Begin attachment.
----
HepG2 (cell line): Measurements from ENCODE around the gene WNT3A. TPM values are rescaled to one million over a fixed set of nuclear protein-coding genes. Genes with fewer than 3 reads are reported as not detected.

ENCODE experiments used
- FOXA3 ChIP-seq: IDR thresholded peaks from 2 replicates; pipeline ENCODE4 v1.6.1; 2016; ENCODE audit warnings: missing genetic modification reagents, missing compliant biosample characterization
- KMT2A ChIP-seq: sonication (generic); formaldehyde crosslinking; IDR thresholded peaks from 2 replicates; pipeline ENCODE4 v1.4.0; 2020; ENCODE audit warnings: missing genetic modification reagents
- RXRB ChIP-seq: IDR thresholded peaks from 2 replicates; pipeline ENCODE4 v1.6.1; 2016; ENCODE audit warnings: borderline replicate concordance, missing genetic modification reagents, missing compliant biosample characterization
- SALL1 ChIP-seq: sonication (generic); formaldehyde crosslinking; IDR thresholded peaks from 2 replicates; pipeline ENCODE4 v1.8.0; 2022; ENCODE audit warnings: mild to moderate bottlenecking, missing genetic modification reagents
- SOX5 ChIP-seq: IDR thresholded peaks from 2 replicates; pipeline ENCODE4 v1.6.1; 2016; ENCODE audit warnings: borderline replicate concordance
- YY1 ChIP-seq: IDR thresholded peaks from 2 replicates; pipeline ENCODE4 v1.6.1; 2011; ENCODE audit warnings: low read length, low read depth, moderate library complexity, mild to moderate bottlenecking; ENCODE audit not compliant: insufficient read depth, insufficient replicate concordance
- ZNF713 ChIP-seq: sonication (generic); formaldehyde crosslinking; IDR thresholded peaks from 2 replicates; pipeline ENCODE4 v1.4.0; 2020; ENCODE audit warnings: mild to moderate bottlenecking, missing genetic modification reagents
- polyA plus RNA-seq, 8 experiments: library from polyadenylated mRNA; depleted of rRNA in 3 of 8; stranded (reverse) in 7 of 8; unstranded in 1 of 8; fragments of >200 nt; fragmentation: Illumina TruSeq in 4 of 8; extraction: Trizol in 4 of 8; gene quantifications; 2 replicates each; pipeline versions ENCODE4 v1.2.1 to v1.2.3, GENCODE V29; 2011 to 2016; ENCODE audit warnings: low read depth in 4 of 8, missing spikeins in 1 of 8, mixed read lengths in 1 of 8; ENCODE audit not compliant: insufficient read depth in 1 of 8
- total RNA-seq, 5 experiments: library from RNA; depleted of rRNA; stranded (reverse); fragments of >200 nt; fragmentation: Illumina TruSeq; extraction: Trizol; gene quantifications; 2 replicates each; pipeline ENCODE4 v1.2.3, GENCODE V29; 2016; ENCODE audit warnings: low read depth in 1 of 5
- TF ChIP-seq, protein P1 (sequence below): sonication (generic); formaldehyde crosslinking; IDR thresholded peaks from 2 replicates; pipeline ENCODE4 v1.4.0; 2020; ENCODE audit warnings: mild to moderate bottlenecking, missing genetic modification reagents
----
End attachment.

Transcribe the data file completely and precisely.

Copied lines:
HepG2 (cell line): Measurements from ENCODE around the gene WNT3A. TPM values are rescaled to one million over a fixed set of nuclear protein-coding genes. Genes with fewer than 3 reads are reported as not detected.

ENCODE experiments used
- FOXA3 ChIP-seq: IDR thresholded peaks from 2 replicates; pipeline ENCODE4 v1.6.1; 2016; ENCODE audit warnings: missing genetic modification reagents, missing compliant biosample characterization
- KMT2A ChIP-seq: sonication (generic); formaldehyde crosslinking; IDR thresholded peaks from 2 replicates; pipeline ENCODE4 v1.4.0; 2020; ENCODE audit warnings: missing genetic modification reagents
- RXRB ChIP-seq: IDR thresholded peaks from 2 replicates; pipeline ENCODE4 v1.6.1; 2016; ENCODE audit warnings: borderline replicate concordance, missing genetic modification reagents, missing compliant biosample characterization
- SALL1 ChIP-seq: sonication (generic); formaldehyde crosslinking; IDR thresholded peaks from 2 replicates; pipeline ENCODE4 v1.8.0; 2022; ENCODE audit warnings: mild to moderate bottlenecking, missing genetic modification reagents
- SOX5 ChIP-seq: IDR thresholded peaks from 2 replicates; pipeline ENCODE4 v1.6.1; 2016; ENCODE audit warnings: borderline replicate concordance
- YY1 ChIP-seq: IDR thresholded peaks from 2 replicates; pipeline ENCODE4 v1.6.1; 2011; ENCODE audit warnings: low read length, low read depth, moderate library complexity, mild to moderate bottlenecking; ENCODE audit not compliant: insufficient read depth, insufficient replicate concordance
- ZNF713 ChIP-seq: sonication (generic); formaldehyde crosslinking; IDR thresholded peaks from 2 replicates; pipeline ENCODE4 v1.4.0; 2020; ENCODE audit warnings: mild to moderate bottlenecking, missing genetic modification reagents
- polyA plus RNA-seq, 8 experiments: library from polyadenylated mRNA; depleted of rRNA in 3 of 8; stranded (reverse) in 7 of 8; unstranded in 1 of 8; fragments of >200 nt; fragmentation: Illumina TruSeq in 4 of 8; extraction: Trizol in 4 of 8; gene quantifications; 2 replicates each; pipeline versions ENCODE4 v1.2.1 to v1.2.3, GENCODE V29; 2011 to 2016; ENCODE audit warnings: low read depth in 4 of 8, missing spikeins in 1 of 8, mixed read lengths in 1 of 8; ENCODE audit not compliant: insufficient read depth in 1 of 8
- total RNA-seq, 5 experiments: library from RNA; depleted of rRNA; stranded (reverse); fragments of >200 nt; fragmentation: Illumina TruSeq; extraction: Trizol; gene quantifications; 2 replicates each; pipeline ENCODE4 v1.2.3, GENCODE V29; 2016; ENCODE audit warnings: low read depth in 1 of 5
- TF ChIP-seq, protein P1 (sequence below): sonication (generic); formaldehyde crosslinking; IDR thresholded peaks from 2 replicates; pipeline ENCODE4 v1.4.0; 2020; ENCODE audit warnings: mild to moderate bottlenecking, missing genetic modification reagents